Eyewitness To Hell (War Years) Paperback – 1 Feb 2011
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A useful ground-level view of the campaign, but also a very moving account; the quality of the writing is so good that you feel you are present at the events. --Miniature Wargames
About the Author
Erich Stahl served as a journalist during World War II.
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EYEWITNESS opens after the German conquest of Greece in mid-1941. Stahl is then a committed National Socialist and SS man, but by civilian trade a journalist and therefore prone to taking a long view of things and speaking his mind somewhat more plainly than was good for him. Entering Russia in '41, he sees the war, which up that point he seems to have enjoyed, taking on an entirely different character. Witnessing the primitive conditions in Russia, as well as the cruelty and diabolism of the Soviet regime, and experiencing firsthand the savage resistance of the Red Army, which far exceeds anything in his experience, he begins to see the conflict soley in terms of destroying Bolshevism. Everything else, including the war with Britain and later, America, is small potatoes; this is nothing less, in his eyes, than a fight to save Europe from what he calls "the synthesis of madness and crime" that is communism.
The first half of the book is fairly typical for this type of story - plenty of combat and plenty of hardship, carried out first in east Poland and later in the Ukraine, with the 1st SS Panzer Division. Soon, however, Stahl begins to switch his focus from his own experiences, which include reconnaissance on a motorcycle and driving a Marder III self-propelled gun, to the errors of German political policy in Russia. Tortured by the foolish policies of Rosenberg's Ministry of the East, which squandered opportunities to harness the hatred of Communism that was prevalent everywhere in the USSR by treating the Soviet citizens like slaves, he becomes increasingly disillusioned by Nazism while at the same time holding a bitter hatred for all things communist. And indeed, the second half of the book is much less about what happened to him personally than a somewhat rambling history lesson mingled with repeated, and somewhat redundant, attacks on Bolshevism.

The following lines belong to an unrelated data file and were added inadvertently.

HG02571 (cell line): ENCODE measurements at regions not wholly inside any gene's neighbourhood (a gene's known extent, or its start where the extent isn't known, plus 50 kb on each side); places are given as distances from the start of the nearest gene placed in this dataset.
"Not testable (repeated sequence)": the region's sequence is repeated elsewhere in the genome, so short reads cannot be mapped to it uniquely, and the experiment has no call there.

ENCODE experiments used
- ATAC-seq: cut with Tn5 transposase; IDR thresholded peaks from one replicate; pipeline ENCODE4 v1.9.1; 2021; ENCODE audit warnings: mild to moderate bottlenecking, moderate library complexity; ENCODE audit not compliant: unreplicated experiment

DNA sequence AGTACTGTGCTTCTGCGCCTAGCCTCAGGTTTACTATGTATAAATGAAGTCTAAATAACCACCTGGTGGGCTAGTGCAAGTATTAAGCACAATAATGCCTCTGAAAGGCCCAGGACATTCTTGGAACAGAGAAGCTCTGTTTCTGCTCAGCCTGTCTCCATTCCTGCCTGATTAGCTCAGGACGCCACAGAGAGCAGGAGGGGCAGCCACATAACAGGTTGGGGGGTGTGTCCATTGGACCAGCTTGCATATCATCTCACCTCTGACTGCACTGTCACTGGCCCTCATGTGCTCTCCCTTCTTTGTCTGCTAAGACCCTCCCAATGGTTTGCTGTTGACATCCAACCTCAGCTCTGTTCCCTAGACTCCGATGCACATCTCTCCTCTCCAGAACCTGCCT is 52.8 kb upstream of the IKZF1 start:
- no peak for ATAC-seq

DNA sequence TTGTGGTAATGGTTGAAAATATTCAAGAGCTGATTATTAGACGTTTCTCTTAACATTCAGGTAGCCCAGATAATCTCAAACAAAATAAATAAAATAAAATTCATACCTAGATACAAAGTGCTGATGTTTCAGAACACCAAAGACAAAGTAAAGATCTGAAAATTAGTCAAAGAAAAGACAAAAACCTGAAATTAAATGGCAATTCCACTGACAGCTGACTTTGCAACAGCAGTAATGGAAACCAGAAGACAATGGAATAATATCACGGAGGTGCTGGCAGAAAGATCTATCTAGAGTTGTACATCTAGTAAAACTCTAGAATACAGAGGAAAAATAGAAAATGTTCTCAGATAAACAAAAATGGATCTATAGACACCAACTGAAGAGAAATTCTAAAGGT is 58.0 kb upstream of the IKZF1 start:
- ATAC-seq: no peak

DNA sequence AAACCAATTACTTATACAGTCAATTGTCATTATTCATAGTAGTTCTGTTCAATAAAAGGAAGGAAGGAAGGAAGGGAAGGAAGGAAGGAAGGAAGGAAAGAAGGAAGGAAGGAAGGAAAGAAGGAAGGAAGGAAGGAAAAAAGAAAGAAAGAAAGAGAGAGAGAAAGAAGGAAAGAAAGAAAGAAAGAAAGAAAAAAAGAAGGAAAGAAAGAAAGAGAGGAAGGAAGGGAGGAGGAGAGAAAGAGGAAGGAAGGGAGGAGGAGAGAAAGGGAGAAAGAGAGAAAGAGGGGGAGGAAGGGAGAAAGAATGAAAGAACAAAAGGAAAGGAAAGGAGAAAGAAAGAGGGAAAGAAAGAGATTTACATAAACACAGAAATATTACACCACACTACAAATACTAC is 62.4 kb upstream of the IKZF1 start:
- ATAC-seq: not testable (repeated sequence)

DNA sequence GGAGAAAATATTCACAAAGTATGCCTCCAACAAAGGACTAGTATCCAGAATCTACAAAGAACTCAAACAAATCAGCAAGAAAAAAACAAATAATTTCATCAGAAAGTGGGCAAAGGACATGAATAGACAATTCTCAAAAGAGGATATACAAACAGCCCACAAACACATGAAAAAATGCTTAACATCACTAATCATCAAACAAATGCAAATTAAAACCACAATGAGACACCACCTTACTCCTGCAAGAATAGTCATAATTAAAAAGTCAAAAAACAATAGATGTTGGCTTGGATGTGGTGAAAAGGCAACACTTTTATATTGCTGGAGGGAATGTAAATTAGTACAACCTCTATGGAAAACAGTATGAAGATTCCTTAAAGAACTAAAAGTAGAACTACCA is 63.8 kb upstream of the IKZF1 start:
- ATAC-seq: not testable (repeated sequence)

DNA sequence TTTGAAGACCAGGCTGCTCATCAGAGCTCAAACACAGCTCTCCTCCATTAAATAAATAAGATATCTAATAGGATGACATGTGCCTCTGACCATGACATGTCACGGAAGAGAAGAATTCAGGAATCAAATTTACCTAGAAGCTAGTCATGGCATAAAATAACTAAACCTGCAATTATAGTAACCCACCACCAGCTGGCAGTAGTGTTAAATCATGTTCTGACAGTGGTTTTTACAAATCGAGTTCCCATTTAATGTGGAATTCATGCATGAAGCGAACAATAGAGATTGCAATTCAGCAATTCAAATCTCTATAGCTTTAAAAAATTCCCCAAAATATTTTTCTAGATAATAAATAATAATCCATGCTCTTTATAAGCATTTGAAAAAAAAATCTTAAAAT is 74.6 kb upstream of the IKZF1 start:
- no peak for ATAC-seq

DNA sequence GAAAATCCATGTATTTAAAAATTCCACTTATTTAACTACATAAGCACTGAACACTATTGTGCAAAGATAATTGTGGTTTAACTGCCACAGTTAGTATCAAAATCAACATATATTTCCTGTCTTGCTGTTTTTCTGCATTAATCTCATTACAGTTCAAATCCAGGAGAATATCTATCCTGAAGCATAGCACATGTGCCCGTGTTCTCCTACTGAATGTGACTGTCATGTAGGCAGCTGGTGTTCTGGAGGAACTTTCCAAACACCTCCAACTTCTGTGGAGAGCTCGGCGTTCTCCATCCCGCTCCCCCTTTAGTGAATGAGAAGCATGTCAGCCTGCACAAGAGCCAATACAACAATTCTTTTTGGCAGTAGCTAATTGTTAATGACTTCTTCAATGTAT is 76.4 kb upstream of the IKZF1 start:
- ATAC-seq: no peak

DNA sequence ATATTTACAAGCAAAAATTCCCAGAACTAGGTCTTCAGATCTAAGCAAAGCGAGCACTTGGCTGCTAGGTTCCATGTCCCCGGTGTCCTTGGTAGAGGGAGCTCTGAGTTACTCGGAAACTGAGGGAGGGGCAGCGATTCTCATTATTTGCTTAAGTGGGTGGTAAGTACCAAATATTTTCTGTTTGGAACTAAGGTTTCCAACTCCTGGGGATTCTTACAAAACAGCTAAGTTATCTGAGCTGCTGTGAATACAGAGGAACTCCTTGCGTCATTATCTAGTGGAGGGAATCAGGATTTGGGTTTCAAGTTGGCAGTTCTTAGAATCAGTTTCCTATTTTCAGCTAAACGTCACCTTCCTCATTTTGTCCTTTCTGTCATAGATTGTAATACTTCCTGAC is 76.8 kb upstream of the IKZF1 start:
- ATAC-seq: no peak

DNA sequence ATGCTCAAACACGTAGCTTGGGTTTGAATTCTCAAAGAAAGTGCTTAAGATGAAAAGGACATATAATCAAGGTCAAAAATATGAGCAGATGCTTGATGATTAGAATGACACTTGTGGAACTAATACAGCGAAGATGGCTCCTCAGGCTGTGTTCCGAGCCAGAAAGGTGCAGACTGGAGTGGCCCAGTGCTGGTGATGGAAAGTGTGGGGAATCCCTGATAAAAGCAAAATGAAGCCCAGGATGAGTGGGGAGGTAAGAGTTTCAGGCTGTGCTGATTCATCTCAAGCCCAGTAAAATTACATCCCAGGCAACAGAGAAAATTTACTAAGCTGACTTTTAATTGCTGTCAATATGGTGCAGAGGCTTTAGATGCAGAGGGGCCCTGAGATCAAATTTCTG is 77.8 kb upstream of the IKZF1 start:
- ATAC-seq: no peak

EYEWITNESS's strengths and weaknesses are closely bound up. The translation is good, but the editing job is shoddy indeed, and Stahl's point of view shifts so often from micro to macro and back, and repeats its anticommunist screeds so often, that some readers may lose interest or become frustrated at the lack of specifics. The book lacks continuity and structure, the footnotes are largely taken from Wikipedia, and all in all is a bit of a mess. But Stahl also writes very beautifully when he wants to, and his accounts both of battle and of atrocity are vivid and heartrending. He also gives a terrific, if brief, account of the Siege of Budapest, one of the most horrible events of the 20th Century and one which has been sadly forgotten.
In regards to questions about the book's authenticity brought up by one reviewer, this is the result of a misunderstanding in regards to how combat journalism worked under the Nazi system. In Germany, journalists who were of fighting age did not cover the war as civilians; after being drafted they were trained, sent to the front, and served in whatever capacity they were ordered to serve. Their articles were filed, as it were, "between battles." [Lothar-Gunther Bücheim, who wrote DAS BOOT, was actually a Naval correspondent during the war - but unlike his Allied counterparts he actually held Navy rank and stood a watch like any ordinary Kriegsmarine officer, merely filing his stories when he had the chance to do so.] So it was with "Stahl", who originally cobbled together this mix of journalism, editorial, and memior under the name TOTENTANZE ("The Dance of Death") in 1948. All in all this is a book worth reading, if only to understand the difference between a Hollywood Nazi and the real - often very conflicted - thing.
The author claims to have been in many hotspots, and always managed to exit from same. He allegedly had a dual role - newspaperman and soldier - , which in itself should raise questions. While it is possible that he survived the first two years fighting in Russia with SS units, it seems unlikely he was then posted to one SS unit after another, each of which was destroyed, while he managed to return home.
The best one can say about this book is that it is historical fiction, at a reasonable price for such reading.